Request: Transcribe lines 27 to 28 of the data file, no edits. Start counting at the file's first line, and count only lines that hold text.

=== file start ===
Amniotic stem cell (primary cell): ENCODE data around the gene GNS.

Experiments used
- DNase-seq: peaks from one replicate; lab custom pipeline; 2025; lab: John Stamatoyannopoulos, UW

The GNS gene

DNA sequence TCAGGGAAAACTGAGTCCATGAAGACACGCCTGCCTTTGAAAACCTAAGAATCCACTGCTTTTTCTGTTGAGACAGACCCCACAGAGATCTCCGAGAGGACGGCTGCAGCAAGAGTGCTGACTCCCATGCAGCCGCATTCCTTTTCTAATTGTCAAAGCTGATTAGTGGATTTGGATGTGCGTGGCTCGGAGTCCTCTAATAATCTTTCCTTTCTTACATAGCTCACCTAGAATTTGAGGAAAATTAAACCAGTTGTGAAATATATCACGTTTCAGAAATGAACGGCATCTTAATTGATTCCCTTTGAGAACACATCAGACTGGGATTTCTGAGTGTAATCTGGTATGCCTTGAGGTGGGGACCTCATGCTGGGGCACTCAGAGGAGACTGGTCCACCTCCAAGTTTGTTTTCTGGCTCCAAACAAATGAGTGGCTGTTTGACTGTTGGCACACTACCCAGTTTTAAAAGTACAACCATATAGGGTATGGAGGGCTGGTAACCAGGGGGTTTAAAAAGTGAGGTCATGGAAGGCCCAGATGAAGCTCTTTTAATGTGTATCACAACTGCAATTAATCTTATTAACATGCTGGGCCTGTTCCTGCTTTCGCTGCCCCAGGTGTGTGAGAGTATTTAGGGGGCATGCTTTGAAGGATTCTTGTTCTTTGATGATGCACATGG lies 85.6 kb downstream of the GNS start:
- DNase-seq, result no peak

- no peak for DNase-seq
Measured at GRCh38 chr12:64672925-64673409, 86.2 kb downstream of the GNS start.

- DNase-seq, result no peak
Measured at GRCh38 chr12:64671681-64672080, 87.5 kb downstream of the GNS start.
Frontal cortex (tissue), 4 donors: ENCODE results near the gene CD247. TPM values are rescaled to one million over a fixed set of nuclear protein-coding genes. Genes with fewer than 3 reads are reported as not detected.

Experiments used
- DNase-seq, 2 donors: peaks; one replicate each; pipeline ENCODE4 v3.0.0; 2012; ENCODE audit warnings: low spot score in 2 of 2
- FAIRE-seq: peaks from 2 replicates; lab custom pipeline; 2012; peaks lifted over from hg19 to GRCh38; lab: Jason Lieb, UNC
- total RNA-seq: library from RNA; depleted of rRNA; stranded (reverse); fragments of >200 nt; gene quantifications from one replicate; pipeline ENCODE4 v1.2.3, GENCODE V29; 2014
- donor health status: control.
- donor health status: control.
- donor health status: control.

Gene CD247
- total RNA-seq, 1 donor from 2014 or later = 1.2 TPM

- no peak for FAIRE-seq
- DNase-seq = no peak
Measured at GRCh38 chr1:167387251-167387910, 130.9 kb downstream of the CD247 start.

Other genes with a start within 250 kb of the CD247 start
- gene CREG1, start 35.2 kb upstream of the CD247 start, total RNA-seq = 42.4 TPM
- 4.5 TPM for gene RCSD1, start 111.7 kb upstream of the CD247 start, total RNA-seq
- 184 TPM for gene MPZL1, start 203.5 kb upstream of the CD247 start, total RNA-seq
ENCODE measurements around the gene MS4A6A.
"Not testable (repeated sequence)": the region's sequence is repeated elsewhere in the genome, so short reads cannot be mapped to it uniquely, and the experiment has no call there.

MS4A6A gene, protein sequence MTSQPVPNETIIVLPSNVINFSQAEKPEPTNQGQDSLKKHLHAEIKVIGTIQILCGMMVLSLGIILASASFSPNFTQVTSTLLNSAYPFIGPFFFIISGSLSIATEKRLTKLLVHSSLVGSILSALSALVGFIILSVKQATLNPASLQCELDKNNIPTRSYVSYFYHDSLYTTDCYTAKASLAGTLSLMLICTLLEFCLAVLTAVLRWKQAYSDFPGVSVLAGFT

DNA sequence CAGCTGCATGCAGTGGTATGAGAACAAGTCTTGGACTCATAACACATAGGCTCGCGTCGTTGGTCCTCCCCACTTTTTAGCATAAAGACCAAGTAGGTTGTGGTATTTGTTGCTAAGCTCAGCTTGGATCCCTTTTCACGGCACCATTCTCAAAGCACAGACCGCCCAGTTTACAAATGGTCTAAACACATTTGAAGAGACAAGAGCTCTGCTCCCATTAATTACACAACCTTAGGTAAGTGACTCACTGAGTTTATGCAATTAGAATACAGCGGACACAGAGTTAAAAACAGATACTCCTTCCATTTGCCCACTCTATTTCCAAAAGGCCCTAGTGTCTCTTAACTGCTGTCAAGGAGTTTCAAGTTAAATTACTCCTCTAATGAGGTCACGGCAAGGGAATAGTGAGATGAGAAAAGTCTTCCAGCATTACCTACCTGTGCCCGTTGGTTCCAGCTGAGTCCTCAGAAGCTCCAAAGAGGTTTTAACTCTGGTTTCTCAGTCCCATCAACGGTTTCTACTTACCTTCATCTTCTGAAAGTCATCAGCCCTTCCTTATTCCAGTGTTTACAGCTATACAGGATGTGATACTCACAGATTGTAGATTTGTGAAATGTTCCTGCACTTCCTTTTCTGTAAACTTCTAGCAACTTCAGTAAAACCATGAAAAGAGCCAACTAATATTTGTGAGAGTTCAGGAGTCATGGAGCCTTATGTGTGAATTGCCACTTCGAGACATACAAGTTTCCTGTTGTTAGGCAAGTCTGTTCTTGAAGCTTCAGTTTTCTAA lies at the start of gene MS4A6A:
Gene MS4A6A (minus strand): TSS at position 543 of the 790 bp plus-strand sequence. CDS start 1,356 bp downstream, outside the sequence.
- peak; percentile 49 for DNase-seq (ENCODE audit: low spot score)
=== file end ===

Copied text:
- 184 TPM for gene MPZL1, start 203.5 kb upstream of the CD247 start, total RNA-seq
ENCODE measurements around the gene MS4A6A.